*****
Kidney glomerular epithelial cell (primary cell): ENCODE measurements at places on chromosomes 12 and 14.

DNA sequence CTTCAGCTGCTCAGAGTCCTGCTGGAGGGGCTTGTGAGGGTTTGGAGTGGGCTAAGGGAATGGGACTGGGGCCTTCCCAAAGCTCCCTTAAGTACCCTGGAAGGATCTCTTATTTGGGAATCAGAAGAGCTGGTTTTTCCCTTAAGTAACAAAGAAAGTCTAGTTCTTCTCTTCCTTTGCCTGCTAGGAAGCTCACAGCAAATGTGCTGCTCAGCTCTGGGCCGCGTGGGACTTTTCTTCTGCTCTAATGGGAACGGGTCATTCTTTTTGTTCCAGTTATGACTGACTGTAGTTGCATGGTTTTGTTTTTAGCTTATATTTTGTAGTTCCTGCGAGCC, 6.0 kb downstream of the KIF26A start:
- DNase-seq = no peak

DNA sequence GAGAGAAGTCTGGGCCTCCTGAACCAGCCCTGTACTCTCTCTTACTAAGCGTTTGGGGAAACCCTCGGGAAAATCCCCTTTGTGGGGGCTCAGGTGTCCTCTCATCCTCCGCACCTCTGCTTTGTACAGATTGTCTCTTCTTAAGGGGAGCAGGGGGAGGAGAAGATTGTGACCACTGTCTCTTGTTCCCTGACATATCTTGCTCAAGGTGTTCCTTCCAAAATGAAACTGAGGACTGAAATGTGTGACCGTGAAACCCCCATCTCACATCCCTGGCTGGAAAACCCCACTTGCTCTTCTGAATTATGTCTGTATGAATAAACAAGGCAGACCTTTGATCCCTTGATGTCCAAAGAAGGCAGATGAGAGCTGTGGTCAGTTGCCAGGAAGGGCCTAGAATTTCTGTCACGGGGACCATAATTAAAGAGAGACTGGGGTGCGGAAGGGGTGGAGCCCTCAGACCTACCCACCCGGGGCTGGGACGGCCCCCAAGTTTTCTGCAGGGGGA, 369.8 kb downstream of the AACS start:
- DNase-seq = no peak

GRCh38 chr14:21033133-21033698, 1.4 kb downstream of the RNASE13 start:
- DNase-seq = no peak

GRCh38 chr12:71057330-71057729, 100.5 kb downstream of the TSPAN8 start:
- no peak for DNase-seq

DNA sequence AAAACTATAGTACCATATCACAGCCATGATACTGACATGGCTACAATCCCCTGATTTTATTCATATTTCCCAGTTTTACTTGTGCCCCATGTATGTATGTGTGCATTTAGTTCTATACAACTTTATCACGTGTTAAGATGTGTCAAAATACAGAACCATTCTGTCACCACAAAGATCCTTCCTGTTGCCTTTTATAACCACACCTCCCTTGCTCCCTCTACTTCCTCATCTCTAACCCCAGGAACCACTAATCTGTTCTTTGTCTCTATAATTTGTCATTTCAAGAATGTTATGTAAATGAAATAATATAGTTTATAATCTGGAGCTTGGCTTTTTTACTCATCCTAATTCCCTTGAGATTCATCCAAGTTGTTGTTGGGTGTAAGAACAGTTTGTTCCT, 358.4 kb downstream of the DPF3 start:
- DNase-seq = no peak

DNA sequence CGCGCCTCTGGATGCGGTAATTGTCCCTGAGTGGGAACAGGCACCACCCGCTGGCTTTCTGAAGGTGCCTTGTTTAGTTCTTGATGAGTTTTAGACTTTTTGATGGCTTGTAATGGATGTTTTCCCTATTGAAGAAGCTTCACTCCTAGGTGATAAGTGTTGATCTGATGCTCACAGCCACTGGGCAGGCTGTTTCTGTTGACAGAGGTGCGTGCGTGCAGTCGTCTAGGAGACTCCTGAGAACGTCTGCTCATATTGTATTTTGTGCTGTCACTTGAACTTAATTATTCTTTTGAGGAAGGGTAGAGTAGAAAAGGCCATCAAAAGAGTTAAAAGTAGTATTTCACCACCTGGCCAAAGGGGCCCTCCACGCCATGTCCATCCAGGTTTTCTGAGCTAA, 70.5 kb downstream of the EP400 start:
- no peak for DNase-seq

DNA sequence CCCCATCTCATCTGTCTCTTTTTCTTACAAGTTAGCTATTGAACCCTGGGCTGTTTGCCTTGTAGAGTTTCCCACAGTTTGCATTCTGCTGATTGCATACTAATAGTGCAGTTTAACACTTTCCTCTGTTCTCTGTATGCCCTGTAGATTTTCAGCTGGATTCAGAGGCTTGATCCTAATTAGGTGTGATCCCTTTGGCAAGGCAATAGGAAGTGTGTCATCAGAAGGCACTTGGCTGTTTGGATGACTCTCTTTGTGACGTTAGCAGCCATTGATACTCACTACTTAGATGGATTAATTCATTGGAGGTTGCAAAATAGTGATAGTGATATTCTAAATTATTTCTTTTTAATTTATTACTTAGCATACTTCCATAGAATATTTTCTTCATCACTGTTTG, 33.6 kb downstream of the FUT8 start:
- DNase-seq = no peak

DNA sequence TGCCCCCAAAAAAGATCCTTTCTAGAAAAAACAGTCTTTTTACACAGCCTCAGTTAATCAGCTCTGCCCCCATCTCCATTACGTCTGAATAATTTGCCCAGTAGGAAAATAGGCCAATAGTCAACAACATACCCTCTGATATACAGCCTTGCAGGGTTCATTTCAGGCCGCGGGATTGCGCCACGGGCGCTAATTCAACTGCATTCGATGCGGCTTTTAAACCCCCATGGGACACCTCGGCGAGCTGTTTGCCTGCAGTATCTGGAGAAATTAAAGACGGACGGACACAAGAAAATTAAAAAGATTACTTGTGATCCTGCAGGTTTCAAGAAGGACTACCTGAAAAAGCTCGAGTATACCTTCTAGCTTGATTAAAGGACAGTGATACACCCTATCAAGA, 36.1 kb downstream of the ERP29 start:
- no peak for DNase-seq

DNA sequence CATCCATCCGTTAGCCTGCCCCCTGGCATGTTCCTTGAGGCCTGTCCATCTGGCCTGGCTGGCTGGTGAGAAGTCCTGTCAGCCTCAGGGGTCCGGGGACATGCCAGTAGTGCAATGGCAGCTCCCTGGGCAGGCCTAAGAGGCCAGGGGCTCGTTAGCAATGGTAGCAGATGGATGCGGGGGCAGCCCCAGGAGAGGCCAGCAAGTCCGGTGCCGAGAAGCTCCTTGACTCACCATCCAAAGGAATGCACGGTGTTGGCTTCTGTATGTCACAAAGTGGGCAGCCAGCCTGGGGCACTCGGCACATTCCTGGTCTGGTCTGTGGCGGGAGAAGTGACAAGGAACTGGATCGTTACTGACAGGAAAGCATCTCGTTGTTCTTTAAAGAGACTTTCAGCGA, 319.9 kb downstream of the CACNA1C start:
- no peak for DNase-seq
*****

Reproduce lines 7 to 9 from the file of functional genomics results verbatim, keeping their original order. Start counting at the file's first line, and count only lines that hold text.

- DNase-seq = no peak

GRCh38 chr12:71057330-71057729, 100.5 kb downstream of the TSPAN8 start:
- no peak for DNase-seq